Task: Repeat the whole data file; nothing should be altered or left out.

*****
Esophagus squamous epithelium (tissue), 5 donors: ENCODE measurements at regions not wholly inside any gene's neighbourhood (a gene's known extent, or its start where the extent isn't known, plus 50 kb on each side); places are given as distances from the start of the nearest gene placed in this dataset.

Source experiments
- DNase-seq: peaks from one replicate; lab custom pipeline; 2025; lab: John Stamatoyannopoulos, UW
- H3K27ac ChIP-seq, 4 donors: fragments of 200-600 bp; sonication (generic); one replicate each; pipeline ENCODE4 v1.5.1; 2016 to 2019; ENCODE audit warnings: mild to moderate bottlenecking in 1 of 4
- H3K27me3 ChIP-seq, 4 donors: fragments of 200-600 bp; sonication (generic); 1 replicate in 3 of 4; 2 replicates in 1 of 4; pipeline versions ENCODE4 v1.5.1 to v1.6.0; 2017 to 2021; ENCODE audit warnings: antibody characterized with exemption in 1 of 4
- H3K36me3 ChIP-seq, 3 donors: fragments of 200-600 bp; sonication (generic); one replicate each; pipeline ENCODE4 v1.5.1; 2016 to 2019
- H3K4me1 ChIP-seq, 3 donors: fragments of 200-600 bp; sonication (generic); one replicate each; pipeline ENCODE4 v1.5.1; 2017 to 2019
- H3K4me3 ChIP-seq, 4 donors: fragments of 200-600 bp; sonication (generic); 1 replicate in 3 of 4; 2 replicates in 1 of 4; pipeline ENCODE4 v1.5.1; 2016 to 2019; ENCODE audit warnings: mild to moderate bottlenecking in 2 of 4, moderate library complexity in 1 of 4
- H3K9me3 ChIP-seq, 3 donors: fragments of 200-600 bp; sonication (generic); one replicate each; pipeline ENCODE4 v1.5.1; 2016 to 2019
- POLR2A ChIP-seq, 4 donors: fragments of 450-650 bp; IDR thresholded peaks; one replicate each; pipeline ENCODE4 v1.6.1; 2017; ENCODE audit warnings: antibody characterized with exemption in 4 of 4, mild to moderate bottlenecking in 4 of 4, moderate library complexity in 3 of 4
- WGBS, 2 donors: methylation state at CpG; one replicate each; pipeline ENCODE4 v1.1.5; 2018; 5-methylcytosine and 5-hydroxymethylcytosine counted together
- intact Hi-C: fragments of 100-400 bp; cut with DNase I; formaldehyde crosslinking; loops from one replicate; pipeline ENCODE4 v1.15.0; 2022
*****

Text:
Esophagus squamous epithelium (tissue), 5 donors: ENCODE measurements at regions not wholly inside any gene's neighbourhood (a gene's known extent, or its start where the extent isn't known, plus 50 kb on each side); places are given as distances from the start of the nearest gene placed in this dataset.

Source experiments
- DNase-seq: peaks from one replicate; lab custom pipeline; 2025; lab: John Stamatoyannopoulos, UW
- H3K27ac ChIP-seq, 4 donors: fragments of 200-600 bp; sonication (generic); one replicate each; pipeline ENCODE4 v1.5.1; 2016 to 2019; ENCODE audit warnings: mild to moderate bottlenecking in 1 of 4
- H3K27me3 ChIP-seq, 4 donors: fragments of 200-600 bp; sonication (generic); 1 replicate in 3 of 4; 2 replicates in 1 of 4; pipeline versions ENCODE4 v1.5.1 to v1.6.0; 2017 to 2021; ENCODE audit warnings: antibody characterized with exemption in 1 of 4
- H3K36me3 ChIP-seq, 3 donors: fragments of 200-600 bp; sonication (generic); one replicate each; pipeline ENCODE4 v1.5.1; 2016 to 2019
- H3K4me1 ChIP-seq, 3 donors: fragments of 200-600 bp; sonication (generic); one replicate each; pipeline ENCODE4 v1.5.1; 2017 to 2019
- H3K4me3 ChIP-seq, 4 donors: fragments of 200-600 bp; sonication (generic); 1 replicate in 3 of 4; 2 replicates in 1 of 4; pipeline ENCODE4 v1.5.1; 2016 to 2019; ENCODE audit warnings: mild to moderate bottlenecking in 2 of 4, moderate library complexity in 1 of 4
- H3K9me3 ChIP-seq, 3 donors: fragments of 200-600 bp; sonication (generic); one replicate each; pipeline ENCODE4 v1.5.1; 2016 to 2019
- POLR2A ChIP-seq, 4 donors: fragments of 450-650 bp; IDR thresholded peaks; one replicate each; pipeline ENCODE4 v1.6.1; 2017; ENCODE audit warnings: antibody characterized with exemption in 4 of 4, mild to moderate bottlenecking in 4 of 4, moderate library complexity in 3 of 4
- WGBS, 2 donors: methylation state at CpG; one replicate each; pipeline ENCODE4 v1.1.5; 2018; 5-methylcytosine and 5-hydroxymethylcytosine counted together
- intact Hi-C: fragments of 100-400 bp; cut with DNase I; formaldehyde crosslinking; loops from one replicate; pipeline ENCODE4 v1.15.0; 2022